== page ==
What Happens on Facebook … Can Ruin a Marriage

“Facebook doesn’t ruin marriages, people do.”

This is the most popular comment on any online news story about how social networks affect marriages.

We should know. Being the co-authors of Facebook and Your Marriage, we’re quoted and referenced in hundreds of articles and stories about social media and relationships and the “Facebook doesn’t wreck relationships, people using Facebook does” or some equivalent is posted in the comments almost every time.

No duh!  No one is blaming the website itself for marital break ups. No one claims that Mark Zuckerberg is conspiring to wreak relationship havoc on the world.

Having spent the last four years observing and studying the phenomenon of how relationships are impacted by people’s online habits, there’s something different about Facebook.

In a recent Wall Street Journal article, we were quoted on one reason why this is:

“Affairs happen with a lightning speed on Facebook …  In the real world, office romances and out-of-town trysts can take months or even years to develop. On Facebook, they happen in just a few clicks.  The social network is different from most social networks or dating sites in that it both re-connects old flames and allows people to ‘friend’ someone they may only met once in passing. It puts temptation in the path of people who would never in a million years risk having an affair.”

Add to this that people feel bolder behind a screen than in person, people still foolishly believe that “what happens on Facebook, stays on Facebook,” people type and press ‘Send’ faster than common sense can kick in, and people feed off the rush they’re feeling rather than rationally thinking about what they’re doing. This is a recipe for disaster, and it happens at quantum speed on Facebook.

Based on all our work in this field, here are the top eight ways Facebooking spouses wreck their marriage on the popular social network.

1. Traipsing down memory lane with an ex-flame: Finding an old crush, hook-up, or boyfriend/girlfriend on Facebook is really easy. Reaching out to a past love interest and reminiscing about the “good ‘ol times” recalls the feelings for one or both of the people.  The longer the jaunt down memory lane, the better the chances that an emotional or physical affair will occur.

2. Letting Facebook dominate every waking moment of the day: The smart phone allows people to be a few thumb clicks away from Facebook and access their News Feed anyplace, anytime.  This in turn can feed an addictive personality and create a sort of co-dependency with the site.  Unrealistically comparing the new and exciting information people are posting online with the drab and boring life from one’s own real-time existence can create all kinds of problems.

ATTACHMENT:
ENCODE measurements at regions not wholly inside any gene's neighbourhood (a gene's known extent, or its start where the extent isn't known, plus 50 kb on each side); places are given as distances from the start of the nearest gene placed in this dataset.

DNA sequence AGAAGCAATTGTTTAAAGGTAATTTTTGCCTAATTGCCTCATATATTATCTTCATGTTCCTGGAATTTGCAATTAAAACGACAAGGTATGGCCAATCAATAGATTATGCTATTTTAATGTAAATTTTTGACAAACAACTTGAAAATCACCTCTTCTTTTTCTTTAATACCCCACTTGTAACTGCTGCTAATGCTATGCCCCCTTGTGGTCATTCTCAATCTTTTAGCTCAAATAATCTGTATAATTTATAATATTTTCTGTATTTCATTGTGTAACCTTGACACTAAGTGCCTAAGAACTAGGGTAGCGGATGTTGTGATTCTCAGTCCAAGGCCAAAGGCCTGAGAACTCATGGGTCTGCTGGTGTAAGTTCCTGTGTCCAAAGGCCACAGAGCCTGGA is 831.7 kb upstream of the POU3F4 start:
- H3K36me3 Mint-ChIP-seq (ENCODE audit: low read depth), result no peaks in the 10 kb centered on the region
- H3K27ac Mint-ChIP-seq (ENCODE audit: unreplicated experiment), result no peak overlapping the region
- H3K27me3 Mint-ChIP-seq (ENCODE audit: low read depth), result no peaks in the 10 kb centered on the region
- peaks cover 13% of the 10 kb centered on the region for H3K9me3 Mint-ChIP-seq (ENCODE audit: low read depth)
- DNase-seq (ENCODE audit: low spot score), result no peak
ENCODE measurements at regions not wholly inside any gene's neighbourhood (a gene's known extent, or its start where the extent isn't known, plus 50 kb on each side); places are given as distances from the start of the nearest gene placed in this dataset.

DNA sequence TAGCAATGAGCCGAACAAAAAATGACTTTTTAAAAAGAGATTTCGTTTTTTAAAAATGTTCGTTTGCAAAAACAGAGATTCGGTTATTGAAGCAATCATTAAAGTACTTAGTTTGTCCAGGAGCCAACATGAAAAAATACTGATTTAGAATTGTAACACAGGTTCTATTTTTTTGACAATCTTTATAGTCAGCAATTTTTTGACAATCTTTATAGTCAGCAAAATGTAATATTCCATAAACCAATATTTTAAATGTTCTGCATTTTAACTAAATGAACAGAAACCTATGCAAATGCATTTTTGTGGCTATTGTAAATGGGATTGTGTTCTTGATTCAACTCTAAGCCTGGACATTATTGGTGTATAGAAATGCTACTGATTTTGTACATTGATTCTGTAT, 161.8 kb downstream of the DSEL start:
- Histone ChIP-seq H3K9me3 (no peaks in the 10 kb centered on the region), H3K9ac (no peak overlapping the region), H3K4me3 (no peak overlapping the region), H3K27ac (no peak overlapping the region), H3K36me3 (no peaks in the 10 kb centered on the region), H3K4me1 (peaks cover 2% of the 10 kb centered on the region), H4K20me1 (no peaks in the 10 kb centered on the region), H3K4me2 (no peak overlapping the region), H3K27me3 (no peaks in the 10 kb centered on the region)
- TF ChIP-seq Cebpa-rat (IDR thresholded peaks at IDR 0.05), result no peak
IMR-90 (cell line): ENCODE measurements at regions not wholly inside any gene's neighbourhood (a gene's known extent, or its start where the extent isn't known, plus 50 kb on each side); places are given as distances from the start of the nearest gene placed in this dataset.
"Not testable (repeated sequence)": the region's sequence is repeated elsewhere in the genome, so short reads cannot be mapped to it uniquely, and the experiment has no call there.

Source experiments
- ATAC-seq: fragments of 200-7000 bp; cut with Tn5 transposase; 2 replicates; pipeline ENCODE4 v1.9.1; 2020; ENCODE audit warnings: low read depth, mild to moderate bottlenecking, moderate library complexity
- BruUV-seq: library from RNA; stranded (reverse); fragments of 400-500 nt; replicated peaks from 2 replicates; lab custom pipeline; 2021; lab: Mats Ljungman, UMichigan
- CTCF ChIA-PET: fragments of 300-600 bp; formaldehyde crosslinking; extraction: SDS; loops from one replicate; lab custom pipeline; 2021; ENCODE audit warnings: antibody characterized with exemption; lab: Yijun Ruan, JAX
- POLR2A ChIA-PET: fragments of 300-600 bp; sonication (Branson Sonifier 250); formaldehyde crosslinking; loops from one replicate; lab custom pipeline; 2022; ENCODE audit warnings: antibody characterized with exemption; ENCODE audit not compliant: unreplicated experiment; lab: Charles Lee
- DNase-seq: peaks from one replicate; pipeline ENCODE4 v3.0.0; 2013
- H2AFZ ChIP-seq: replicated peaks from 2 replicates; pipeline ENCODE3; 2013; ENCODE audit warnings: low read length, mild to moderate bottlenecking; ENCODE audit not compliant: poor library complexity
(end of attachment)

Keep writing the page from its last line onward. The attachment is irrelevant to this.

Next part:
3. Airing dirty laundry via status updates: The “What’s on your mind” question in the Status Update box is there as a suggestion, not a command.  Relationships have good times and bad times. Using Facebook to announce marriage problems, debate marital issues or rant on a spouse is only going to make a conflicted relationship more “complicated”.

4. Over sharing on relationship problems with others through chat: Divulging marriage issues through a private, real time interaction with someone other than your spouse creates intimacy with that person.  Depending on the motives of one or both people in the chat session, things can quickly evolve from sharing about a current, bad marriage to setting a foundation for staring a new relationship.

5. Caring for online citizens in Cityville or virtual animals in Farmville more than real time family and spouse: Playing games on Facebook is wildly popular. The excitement of the online game, the notification of new resources to help advance in the digital game, and the exchange of items for the game can leave real-time families and spouses wanting time and attention.

6. Flirting on public posts, pictures and profiles: Commenting is a part of the Facebook culture. Watching what you post (and how it comes across to others) is part of online etiquette. Ensuring that comments are not inappropriate is a part of personal decency.  Flirting with no one but your spouse is a part of fulfilling the wedding vows.

7. Friending people who directly or indirectly threaten the marriage: The Facebook log in page says “Facebook helps you connect and share with the people in your life.”  Depending on who the people in your past and current life are, this could be a good thing or a bad thing.  And if they have a negative effect on a marriage, it’s even worse.  These include, but are not limited to: exes, negative influences, flirts, wacky family members, and crude friends.

8. Refusing to talk about what happens on Facebook with spouse: Facebook is no longer a topic for “water cooler” discussions, it is the water cooler.  If it is something everyone is talking about, and where people spend a considerable amount of time each day, why shut your spouse out of this part of your life?  Taking Facebook off the table for discussion indicates that there could be something that someone is hiding.  Stonewalling on Facebook (or any other issue) is fatal for a marriage.

Facebook is a primary means of daily communication and is a part of most people’s daily lives.  Therefore, Facebook  needs to be a regular discussion item for couples.  In addition to friending exes and sharing passwords,  other topics to include in the conversation include personal guard rails, online boundaries for your relationship, and accountability. (If you need help on this, an entire section in Facebook and Your Marriage walks couples through talking through these issues.)  Let the Facebook topic help you connect and share with your spouse.

Whatever it takes, don’t let what happens on Facebook ruin your marriage.


Share what’s on your mind!